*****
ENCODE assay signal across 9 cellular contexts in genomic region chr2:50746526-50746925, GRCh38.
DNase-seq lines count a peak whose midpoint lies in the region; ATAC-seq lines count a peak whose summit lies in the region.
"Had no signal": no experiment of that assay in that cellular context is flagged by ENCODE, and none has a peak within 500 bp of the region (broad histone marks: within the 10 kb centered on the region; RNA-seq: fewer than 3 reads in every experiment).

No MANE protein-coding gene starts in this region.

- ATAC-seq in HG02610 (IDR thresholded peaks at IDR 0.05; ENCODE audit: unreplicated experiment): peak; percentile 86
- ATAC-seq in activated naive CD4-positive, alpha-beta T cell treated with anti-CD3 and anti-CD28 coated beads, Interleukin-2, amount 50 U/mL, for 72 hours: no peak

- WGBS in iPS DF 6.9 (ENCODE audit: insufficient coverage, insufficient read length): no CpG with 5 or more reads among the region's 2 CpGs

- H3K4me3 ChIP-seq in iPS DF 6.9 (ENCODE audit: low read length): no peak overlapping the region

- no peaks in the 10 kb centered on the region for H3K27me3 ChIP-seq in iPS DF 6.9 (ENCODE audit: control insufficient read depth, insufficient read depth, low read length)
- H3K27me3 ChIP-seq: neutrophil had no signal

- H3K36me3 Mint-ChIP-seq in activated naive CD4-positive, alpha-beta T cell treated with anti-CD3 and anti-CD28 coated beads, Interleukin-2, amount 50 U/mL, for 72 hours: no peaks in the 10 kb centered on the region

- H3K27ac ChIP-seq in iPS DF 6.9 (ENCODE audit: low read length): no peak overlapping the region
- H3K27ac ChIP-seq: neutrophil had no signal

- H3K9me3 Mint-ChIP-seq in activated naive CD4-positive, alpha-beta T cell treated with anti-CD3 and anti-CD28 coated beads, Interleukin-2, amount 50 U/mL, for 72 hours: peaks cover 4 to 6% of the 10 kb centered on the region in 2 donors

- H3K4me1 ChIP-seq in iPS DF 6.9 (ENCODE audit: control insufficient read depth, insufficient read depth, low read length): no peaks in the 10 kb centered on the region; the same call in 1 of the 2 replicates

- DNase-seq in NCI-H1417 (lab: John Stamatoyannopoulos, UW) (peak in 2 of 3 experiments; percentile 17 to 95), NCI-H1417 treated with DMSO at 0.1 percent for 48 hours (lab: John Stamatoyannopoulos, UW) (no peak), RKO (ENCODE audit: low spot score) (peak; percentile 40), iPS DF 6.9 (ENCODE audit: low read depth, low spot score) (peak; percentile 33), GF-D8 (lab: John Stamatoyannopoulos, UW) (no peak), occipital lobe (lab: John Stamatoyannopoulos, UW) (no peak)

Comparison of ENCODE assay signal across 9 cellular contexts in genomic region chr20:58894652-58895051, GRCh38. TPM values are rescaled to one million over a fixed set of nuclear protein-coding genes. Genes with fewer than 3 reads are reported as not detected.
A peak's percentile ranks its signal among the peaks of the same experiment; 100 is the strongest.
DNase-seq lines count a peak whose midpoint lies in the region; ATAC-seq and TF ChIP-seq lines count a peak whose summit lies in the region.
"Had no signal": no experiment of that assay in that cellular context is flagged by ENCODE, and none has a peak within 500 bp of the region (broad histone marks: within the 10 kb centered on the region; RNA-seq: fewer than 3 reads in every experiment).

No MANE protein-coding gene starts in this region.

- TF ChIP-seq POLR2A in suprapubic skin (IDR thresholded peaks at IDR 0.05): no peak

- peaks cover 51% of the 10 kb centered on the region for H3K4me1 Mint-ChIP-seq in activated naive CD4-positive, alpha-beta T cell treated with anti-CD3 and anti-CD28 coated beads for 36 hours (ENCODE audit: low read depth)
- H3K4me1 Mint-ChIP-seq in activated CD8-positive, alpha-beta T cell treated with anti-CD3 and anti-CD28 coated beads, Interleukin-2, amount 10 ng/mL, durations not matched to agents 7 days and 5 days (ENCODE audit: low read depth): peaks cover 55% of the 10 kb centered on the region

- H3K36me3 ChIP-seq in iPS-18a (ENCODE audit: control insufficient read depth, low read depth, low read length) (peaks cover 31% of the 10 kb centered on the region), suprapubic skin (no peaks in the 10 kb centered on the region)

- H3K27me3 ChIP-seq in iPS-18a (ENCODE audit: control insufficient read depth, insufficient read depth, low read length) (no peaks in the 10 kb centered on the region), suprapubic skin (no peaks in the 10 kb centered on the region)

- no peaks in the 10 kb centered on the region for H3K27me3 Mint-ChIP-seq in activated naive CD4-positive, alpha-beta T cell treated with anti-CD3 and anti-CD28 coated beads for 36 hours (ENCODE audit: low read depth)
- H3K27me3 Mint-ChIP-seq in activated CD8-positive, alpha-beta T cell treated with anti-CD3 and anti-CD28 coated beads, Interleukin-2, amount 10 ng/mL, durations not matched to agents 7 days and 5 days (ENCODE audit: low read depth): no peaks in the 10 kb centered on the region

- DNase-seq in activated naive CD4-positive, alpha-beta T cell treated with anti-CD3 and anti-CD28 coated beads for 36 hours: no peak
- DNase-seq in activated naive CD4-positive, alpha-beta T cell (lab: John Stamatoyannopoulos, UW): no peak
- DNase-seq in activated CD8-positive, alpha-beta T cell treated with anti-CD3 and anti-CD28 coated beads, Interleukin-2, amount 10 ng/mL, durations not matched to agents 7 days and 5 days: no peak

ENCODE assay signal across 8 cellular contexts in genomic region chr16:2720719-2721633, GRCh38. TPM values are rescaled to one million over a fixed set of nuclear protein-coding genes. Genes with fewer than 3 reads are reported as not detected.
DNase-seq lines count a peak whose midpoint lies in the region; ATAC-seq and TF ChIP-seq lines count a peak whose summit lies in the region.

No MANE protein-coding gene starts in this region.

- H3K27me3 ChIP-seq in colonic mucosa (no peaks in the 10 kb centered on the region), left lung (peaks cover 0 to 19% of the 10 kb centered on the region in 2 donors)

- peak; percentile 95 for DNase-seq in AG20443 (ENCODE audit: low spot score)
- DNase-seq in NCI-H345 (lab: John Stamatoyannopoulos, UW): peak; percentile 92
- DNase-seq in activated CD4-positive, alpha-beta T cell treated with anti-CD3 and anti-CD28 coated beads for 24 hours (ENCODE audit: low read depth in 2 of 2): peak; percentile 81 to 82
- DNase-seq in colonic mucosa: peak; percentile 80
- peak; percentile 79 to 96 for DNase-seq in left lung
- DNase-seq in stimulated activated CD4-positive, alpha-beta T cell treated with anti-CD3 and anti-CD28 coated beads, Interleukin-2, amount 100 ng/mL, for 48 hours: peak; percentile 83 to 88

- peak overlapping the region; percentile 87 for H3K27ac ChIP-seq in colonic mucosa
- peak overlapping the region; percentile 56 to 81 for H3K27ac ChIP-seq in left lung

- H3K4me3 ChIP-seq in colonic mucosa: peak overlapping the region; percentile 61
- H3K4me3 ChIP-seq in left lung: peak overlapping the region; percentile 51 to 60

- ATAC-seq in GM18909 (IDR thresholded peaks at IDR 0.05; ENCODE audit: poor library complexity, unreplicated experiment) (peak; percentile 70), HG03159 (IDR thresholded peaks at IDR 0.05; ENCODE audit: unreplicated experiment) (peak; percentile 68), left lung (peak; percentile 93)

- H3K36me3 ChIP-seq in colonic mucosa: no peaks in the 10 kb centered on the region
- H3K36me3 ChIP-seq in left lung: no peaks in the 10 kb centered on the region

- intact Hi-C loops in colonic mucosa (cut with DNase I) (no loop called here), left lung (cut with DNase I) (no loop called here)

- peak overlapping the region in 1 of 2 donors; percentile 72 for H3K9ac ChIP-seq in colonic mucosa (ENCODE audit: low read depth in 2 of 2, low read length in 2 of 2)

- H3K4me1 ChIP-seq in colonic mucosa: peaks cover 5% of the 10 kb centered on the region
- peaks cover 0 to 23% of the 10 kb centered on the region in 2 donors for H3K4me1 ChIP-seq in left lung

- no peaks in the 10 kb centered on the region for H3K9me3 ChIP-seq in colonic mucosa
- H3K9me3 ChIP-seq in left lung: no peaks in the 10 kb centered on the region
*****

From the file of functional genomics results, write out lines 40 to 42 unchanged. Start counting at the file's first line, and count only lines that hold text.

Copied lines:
- peak; percentile 79 to 96 for DNase-seq in left lung
- DNase-seq in stimulated activated CD4-positive, alpha-beta T cell treated with anti-CD3 and anti-CD28 coated beads, Interleukin-2, amount 100 ng/mL, for 48 hours: peak; percentile 83 to 88

- peak overlapping the region; percentile 87 for H3K27ac ChIP-seq in colonic mucosa